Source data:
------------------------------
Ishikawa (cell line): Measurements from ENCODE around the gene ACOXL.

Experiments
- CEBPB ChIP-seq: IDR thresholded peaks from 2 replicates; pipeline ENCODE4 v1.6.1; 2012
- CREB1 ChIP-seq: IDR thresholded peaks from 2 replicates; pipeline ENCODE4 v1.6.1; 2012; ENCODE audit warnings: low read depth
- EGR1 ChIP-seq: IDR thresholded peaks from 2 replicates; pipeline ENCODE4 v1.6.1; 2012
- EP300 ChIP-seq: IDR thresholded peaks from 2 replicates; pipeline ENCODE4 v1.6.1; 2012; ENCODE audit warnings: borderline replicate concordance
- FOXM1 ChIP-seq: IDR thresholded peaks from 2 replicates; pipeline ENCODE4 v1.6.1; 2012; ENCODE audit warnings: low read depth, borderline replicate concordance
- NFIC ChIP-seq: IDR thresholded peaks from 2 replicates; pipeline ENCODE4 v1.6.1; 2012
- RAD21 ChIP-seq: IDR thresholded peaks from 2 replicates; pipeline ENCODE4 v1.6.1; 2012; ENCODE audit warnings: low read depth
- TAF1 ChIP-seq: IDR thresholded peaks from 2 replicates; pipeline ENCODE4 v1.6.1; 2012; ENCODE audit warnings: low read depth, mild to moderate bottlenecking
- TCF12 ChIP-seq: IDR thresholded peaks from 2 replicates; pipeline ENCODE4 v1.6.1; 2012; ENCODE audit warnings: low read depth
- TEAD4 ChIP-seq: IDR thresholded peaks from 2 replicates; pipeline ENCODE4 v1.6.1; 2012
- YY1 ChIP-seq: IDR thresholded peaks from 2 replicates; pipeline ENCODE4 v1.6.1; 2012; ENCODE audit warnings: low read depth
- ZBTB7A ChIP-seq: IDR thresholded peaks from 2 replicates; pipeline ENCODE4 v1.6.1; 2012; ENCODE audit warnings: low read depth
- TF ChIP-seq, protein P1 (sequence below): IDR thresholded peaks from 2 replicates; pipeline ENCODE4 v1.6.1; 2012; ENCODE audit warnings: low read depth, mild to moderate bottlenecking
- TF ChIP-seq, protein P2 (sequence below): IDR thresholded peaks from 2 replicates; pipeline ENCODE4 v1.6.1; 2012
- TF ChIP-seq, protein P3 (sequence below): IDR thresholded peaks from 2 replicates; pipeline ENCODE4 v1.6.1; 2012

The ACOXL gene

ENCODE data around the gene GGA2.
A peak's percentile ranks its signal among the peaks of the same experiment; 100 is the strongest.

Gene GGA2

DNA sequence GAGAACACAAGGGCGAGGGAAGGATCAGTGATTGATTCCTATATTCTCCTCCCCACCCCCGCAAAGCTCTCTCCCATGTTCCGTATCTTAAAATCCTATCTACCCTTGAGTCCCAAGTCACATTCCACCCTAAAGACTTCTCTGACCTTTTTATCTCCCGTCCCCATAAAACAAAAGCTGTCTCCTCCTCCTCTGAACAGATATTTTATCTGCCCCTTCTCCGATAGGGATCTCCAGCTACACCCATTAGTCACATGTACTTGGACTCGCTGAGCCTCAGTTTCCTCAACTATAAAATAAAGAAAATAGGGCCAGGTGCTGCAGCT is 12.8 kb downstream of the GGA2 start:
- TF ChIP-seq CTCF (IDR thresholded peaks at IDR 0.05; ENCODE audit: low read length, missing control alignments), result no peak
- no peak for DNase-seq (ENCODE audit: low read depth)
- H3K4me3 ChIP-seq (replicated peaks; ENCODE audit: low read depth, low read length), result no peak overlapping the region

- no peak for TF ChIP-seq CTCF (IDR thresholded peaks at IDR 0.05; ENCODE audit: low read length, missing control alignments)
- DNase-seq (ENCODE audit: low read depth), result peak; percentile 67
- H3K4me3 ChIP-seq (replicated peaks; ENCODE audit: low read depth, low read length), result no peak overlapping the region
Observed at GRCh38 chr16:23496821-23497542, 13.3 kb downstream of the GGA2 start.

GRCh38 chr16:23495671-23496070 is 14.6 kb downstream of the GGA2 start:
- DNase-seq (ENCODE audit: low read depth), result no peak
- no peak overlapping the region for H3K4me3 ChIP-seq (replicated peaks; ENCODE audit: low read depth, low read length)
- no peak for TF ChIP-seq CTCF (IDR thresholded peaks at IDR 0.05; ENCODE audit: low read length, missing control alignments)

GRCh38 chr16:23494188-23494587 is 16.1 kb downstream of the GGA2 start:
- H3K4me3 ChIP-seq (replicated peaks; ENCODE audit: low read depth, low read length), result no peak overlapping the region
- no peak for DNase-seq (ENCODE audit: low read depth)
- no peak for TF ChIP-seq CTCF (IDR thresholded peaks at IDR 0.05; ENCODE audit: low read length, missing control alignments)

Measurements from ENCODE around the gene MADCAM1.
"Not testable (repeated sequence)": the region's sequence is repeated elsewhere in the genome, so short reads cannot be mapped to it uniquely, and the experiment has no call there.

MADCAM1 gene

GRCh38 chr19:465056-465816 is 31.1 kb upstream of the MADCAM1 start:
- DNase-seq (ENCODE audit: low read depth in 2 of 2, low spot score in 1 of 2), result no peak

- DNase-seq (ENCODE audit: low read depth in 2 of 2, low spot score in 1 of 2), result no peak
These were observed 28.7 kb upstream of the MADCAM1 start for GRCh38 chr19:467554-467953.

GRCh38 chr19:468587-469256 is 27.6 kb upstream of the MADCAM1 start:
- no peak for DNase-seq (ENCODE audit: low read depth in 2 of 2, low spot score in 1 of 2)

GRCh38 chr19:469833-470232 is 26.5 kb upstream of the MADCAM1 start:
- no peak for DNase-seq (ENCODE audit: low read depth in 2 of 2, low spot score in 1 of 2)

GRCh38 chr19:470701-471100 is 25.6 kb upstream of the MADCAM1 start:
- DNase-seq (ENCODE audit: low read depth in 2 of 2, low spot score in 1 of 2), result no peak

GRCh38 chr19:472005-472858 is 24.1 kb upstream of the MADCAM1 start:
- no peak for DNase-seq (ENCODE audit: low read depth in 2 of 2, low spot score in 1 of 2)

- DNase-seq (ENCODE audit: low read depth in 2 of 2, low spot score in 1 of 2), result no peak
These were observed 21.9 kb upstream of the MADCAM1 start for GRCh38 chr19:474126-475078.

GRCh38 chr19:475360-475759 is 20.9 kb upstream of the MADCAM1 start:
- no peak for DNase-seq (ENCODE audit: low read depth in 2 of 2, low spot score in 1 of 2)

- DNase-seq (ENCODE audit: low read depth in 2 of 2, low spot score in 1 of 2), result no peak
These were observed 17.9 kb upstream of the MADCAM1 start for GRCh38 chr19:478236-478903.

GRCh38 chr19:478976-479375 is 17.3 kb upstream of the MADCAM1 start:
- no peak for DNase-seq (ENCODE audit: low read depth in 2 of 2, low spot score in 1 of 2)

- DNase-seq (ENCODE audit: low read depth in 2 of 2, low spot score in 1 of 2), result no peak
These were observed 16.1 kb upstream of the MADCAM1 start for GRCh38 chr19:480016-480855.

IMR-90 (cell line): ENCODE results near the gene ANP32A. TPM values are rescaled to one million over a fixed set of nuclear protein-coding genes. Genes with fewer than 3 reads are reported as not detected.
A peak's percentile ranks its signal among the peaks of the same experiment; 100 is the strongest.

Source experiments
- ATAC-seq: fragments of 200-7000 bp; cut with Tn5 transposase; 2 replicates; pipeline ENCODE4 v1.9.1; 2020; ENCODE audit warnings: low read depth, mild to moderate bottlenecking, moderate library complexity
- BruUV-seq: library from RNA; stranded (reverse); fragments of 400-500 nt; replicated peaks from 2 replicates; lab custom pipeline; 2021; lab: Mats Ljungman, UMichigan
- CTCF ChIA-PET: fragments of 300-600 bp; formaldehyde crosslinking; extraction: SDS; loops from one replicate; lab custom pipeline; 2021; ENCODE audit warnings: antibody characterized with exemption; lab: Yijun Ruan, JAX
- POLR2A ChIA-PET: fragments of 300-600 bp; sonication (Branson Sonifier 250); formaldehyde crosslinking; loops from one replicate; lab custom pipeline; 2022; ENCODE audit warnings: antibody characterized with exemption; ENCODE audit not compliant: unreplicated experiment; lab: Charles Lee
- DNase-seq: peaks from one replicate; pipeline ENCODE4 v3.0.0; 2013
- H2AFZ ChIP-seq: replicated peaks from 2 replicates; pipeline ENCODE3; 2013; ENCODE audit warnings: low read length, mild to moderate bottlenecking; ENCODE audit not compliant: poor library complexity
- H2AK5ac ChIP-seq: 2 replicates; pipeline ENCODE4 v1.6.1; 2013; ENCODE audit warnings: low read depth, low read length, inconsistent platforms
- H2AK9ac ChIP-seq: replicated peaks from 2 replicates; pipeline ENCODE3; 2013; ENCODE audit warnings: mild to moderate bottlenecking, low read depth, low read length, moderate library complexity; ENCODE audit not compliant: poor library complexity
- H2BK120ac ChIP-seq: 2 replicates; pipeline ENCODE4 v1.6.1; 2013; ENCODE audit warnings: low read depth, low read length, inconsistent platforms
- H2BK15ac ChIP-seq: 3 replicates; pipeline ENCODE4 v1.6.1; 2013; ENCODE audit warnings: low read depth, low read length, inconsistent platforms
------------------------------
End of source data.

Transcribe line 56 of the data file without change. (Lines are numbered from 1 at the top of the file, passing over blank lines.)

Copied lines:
- no peak for DNase-seq (ENCODE audit: low read depth in 2 of 2, low spot score in 1 of 2)